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Lets say I have 2 servers. They are on the same network, same subnet and the same domain. Everything is same.

server1.something.internal -> 10.0.0.1
server2.something.internal -> 10.0.0.2

So my question is Why can't I ping hosts by their fqdn? Instead of using ips I want to connect hosts by using their host and domain names

root@server1:~# ping server2.something.internal
ping: unknown host server2.something.internal

Hosts are Debian 6.0. Hostnames and domain names are set correctly. There is no dns or dhcp server on the network.Ips are set to static.

Here is the etc/resolv.conf of both servers

domain something.internal
search something.internal
nameserver 8.8.8.8
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3 Answers 3

up vote 7 down vote accepted

Your machines must be able to resolve those fqdn into the ip addresses of the servers.

You say you have no DNS (and even if you did google's public resolver won't/shouldn't hand back non-internet IPs to foreign networks). This means that resolution must happen via /etc/hosts or perhaps some other method specified by /etc/nsswitch.conf.

Bottom line: You can't ping hosts by their FQDN because "their FQDN" doesn't resolve (properly?).

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What about search something.internal line of etc/resolv.conf. Does not that mean that host should broadcast the dns query if destinations's domain is something.internal? –  Oguz Bilgic Feb 29 '12 at 6:44
2  
search is not en.wikipedia.org/wiki/LLMNR, it's only used for converting hostparts into FQDNs (e.g. server1 -> server1.something.internal) the resulting query still goes though configured resolution methods set by nssswitch.conf . Even then, the servers in question would have to respond to LLMNR, which is not typical, esp. for BSD/*nix. –  84104 Feb 29 '12 at 6:51

Sounds like a fine case to use dnsmasq. Use your package manager to install.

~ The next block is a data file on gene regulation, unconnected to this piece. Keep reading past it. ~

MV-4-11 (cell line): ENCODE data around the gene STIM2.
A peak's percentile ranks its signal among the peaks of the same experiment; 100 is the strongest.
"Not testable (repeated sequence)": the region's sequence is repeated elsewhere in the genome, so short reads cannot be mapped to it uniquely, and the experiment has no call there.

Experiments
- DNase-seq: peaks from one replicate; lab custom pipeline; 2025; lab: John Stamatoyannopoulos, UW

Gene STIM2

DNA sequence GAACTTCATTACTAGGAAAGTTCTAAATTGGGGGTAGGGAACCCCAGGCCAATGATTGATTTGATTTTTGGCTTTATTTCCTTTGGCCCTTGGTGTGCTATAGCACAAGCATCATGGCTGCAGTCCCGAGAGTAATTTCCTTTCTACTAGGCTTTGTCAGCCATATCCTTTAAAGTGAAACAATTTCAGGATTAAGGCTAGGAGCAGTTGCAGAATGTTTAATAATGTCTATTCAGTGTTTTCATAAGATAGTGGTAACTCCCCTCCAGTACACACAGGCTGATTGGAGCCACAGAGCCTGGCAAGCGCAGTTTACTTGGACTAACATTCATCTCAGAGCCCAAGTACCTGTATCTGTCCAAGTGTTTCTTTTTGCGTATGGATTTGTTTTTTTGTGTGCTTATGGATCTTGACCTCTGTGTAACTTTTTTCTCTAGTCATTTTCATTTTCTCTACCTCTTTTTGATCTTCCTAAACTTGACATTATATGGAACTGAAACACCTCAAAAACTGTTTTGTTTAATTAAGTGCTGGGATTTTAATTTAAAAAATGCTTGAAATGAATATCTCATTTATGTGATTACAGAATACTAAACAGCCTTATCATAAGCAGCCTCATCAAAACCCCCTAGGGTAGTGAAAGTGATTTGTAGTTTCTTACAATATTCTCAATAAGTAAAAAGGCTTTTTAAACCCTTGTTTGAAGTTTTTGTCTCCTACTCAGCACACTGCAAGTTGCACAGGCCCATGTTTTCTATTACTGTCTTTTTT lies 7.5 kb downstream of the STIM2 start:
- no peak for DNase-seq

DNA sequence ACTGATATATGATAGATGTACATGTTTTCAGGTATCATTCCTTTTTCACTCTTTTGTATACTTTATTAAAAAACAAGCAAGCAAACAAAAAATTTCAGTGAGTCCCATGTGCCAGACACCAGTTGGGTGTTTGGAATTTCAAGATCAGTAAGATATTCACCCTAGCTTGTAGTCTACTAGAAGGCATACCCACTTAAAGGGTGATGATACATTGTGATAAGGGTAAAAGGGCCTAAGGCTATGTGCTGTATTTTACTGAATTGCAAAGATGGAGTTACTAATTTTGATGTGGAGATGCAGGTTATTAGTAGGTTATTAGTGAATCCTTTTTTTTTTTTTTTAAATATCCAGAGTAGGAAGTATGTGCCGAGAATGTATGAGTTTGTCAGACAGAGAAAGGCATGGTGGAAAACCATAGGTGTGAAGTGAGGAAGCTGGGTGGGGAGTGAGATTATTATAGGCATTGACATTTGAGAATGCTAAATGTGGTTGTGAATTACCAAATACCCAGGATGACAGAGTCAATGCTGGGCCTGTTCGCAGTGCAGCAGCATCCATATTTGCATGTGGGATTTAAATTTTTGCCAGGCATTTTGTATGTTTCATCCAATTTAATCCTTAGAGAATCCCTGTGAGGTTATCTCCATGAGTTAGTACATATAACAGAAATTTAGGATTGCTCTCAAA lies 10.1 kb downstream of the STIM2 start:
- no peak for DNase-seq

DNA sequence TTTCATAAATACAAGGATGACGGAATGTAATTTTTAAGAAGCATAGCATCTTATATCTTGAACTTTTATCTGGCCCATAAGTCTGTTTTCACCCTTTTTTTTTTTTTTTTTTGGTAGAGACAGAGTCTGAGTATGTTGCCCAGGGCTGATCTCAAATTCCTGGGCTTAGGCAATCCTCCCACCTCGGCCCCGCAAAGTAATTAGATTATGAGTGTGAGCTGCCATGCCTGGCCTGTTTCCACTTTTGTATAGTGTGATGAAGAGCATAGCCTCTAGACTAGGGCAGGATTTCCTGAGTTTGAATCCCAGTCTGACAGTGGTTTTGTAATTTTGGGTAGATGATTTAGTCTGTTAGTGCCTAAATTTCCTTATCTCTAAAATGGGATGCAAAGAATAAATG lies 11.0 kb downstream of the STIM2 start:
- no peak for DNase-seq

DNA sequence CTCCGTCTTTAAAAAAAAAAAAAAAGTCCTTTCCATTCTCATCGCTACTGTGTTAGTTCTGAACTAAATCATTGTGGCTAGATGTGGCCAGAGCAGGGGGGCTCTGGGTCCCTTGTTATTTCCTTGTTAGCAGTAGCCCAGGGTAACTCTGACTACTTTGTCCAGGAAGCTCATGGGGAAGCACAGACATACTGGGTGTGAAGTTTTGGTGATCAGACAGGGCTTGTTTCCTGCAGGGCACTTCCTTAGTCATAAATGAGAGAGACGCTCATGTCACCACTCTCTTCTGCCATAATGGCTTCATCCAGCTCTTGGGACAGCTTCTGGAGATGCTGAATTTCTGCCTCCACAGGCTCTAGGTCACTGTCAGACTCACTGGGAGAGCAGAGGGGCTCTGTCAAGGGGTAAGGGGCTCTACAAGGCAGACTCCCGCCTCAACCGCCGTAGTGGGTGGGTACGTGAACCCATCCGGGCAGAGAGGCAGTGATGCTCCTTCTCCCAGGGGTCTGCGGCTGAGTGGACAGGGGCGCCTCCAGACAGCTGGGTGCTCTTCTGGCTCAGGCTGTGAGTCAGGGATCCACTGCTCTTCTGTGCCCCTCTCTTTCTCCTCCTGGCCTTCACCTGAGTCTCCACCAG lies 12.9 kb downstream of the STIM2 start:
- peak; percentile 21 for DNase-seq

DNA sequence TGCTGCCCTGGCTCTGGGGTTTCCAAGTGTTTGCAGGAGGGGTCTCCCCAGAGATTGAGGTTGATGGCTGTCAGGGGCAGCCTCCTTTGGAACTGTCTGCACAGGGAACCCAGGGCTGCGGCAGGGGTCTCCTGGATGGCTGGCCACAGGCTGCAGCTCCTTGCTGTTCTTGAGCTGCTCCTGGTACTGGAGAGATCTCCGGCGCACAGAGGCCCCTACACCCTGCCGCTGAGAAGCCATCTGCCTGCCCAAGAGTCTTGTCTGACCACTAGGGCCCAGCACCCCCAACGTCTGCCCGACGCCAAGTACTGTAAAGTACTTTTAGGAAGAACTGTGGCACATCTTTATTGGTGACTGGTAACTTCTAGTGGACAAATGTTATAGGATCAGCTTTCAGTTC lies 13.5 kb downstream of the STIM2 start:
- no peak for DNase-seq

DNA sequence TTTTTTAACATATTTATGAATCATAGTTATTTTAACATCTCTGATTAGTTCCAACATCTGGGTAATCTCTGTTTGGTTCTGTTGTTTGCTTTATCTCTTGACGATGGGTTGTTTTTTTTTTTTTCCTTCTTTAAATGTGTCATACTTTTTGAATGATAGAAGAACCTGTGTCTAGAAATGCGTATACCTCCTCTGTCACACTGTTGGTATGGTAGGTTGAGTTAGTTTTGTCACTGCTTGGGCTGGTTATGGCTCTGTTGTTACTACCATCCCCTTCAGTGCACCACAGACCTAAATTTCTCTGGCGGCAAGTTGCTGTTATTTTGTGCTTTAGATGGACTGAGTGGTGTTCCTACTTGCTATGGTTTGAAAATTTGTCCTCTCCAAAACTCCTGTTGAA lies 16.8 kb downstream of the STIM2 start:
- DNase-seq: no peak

Assuming you have one server which runs 24/7, install dnsmasq on that machine. Add the other machines IP and Hostnames to the /etc/hosts file of that machine. And start the dnsmasq service. In the resolv.conf of the other machines, add the IP of the machine which has dnsmasq installed as the DNS Server and restart the network.

dnsmasq does many other things. /etc/dnsmasq.conf is self documented and is a good starting point.

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As I mentioned, I want to solve this problem without using any other tools. Since this is the basic linux network, using hostnames without any other tool should be enough to achieve this. –  Oguz Bilgic Feb 29 '12 at 6:11
    
As I recall, you mentioned that there are no DNS servers in the network setup. DNS is the sane and easiest way to achieve name resolution. The other way is Zero configuration networking. The linux implementation is Avahi daemon. There is a configuration tutorial on Arch Linux wiki. –  Shyam Sundar C S Mar 4 '12 at 20:27

The search directive has nothing to do with resolving a FQDN, it just appends the domain (something.internal in your case) to any query for a host name (sever2 in your example).

You need something - on the computer you're on - to resolve the FQDN into an IP address. The two standard "things" would be DNS or /etc/hosts

You say you don't have (and don't want?) a DNS server, so that pretty much leaves the hosts file. Edit /etc/hosts and add

10.0.0.1    server1.something.internal
10.0.0.2    server2.something.internal
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